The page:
All the senior wizards have got something up their sleeve, and every single one of them is hiding it from all the others. If they don’t know about it, they can’t plan for it, and the “knowledge is power” wizard crowd is all about planning for things.
But we are coming up on the time when people are going to have their backs to the wall and we’re going to start seeing what they’ve got. And I’ve been looking forward to writing it for nearly twenty years. >:)
Devils_advocate36: Love the Dresden series and have to ask how you as an author deal with the inevitable power creep as the stories go? When your hero/villain is at the point where they are so powerful that it’s hard to right a situation where they can’t just overpower every normal mundane challenge how do you make the story relate able to your audience?
Jim Butcher: You deal with power creep by having the story have an end.
I’m one of those people who thinks that stories aren’t stories unless they end, and that a “neverending story” is kind of an oxymoron. Harry has what he needs to thrash and scream and wriggle on the hook against whatever foe he has facing him, and he’ll continue to have just enough power to get himself well and truly into deep trouble, all the way through.
But, I know what the end game is, where he’s going to wind up, and what he’s going to wind up doing. So it’s not hard to make sure that he grows at more or less the right pace.
Ilwrath: Did he officially name the spirit Bonnie?
Jim Butcher: He named her Bonea, an old Scot name meaning “beautiful.” Plus it has the word “bone” in it and she lives in a skull, and his sense of humor has never been exactly subtle.
Bonnie is her everyday nickname. :)
onetwo_three: Is it important, that Bonnie does not look like Molly?
Jim Butcher: Bonnie’s a spirit. If she wants to look like something, she could probably practice and look like basically whatever she wanted. Right now she looks like a cute little ball of light. But I suspect that she’d instinctively be more likely to make herself look like Maggie than Molly, if only because the two of them are in something vaguely like the same relation to Harry.
onetwo_three: Is Bonnie going to have free will like a human, or does she need to obey her sister every time Maggie picks her up? Is the answer somewhere in the middle?
Jim Butcher: She’s a spirit of intellect, just like Bob. Same rules. :)
Nicolasmilioni: Could a spirit of knowledge like Bob [or Bonnie] possess a powerful wizard, being able to use the vast knowledge of a spirit together with the magic of a mortal wizard?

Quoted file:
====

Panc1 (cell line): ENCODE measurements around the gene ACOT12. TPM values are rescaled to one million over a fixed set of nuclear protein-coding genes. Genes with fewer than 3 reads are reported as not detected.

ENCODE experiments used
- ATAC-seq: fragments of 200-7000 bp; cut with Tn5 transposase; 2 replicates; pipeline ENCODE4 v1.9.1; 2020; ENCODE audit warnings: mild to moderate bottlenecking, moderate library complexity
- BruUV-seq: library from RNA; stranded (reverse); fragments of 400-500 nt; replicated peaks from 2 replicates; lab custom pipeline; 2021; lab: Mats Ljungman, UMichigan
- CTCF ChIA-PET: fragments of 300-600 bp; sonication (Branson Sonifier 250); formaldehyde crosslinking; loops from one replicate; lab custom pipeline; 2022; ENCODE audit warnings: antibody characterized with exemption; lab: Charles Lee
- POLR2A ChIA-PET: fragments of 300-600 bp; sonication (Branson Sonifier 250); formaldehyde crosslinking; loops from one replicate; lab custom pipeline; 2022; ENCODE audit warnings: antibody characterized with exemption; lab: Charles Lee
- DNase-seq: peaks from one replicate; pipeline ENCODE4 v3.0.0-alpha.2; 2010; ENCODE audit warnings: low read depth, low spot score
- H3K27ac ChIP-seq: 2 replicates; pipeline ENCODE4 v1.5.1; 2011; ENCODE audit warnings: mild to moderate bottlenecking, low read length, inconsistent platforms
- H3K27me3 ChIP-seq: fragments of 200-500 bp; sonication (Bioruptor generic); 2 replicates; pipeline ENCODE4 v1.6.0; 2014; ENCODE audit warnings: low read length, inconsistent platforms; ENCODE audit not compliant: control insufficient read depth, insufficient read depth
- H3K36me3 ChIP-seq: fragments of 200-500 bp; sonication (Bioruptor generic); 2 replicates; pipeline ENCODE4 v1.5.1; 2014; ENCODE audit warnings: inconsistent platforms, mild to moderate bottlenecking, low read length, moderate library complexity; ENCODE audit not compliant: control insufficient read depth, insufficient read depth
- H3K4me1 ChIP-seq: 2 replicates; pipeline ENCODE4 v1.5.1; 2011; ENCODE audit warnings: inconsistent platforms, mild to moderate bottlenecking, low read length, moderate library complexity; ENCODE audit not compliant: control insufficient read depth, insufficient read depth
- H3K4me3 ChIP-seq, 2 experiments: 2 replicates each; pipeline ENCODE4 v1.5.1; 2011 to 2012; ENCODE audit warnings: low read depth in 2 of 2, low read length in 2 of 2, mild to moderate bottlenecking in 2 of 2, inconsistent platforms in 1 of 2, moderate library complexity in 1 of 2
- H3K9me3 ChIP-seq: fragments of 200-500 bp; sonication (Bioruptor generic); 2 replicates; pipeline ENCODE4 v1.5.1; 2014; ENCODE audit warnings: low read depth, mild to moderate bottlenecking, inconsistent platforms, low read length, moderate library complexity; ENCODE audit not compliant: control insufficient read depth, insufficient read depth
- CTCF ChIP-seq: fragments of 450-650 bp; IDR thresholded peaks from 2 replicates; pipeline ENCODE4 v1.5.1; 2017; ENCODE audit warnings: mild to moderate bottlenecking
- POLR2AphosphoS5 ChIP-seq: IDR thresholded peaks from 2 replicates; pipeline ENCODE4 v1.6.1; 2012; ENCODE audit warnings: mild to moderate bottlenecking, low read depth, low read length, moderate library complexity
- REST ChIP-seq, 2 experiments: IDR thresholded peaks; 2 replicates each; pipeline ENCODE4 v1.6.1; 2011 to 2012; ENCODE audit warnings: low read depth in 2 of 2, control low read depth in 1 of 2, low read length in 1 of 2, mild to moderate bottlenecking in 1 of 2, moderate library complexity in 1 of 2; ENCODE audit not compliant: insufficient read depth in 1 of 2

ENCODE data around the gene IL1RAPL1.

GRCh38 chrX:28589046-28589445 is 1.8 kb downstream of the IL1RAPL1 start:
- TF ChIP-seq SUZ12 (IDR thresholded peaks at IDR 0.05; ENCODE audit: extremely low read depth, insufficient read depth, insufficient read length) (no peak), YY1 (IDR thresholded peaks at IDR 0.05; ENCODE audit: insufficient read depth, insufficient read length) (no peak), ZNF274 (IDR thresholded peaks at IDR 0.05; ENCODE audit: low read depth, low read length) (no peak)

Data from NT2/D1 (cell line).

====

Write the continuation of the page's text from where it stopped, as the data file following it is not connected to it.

Jim Butcher: Potentially–though wizards are notoriously difficult to possess, especially for any length of time. Evil Bob tried it on Dresden and couldn’t hold him even long enough to really get inside.
Seidmadr: Why does Bob [and Bonnie] have to obey whoever owns his skull? Is it because of the enchantments on the skull, or is it just that all spiritual entities must obey whoever controls their sanctum?
Jim Butcher: It’s the bargain Bob made to be who he is, basically. The skull is essentially his contract–shelter in exchange for service.
Nicolasmilioni: Is goodman grey able to steal magic from wizards like the first naagloshi we ever saw could?
Jim Butcher: He /can/, but it’s ruinously costly for him. The more you become something other than you are, the less of you is left over. He could, theoretically, get a gulp of Dresden’s blood and become Dresden, power and all–but, especially with such a powerful will in question, he would /be/ Dresden at that point. There wouldn’t be anything of /Grey/ left over to make decisions. It would basically be a form of suicide, only with a really hard-on-buildings corpse left over.
The Naagloshii themselves, as immortals, are immutable. Grey has free will.
-EG-: A) Was the New Madrid earthquake event Eb’s first act or job as Blackstaff?
B) Did Eb accidentally kill his wife during said event?
C) What was the reason for the event? What beings or circumstances were present/occurring in Eb’s backyard that required him to act?
Jim Butcher: Hmmm, let me think what I can share out.
Eb’s enemies got to his wife. That is, ultimately, why he hid his daughter and had little to do with her until she was grown and had shown that she had power. And, ultimately, why she wound up being a wild child and rebel and getting into a world of trouble that ultimately resulted in her death (but also Harry Dresden).
Drakul wasn’t a scion of anything! He was something entirely unhuman that got trapped in human form. Dracula was his half-human child, who naturally had enormous paternal issues, and wound up creating himself as the first Black Court Vampire in an effort to win his father’s approval.
It didn’t work out so well.
onetwo_three: You said before that Eb’s wife was mortal, but is Eb’s wife Harry’s grandmother?
Jim Butcher: She is.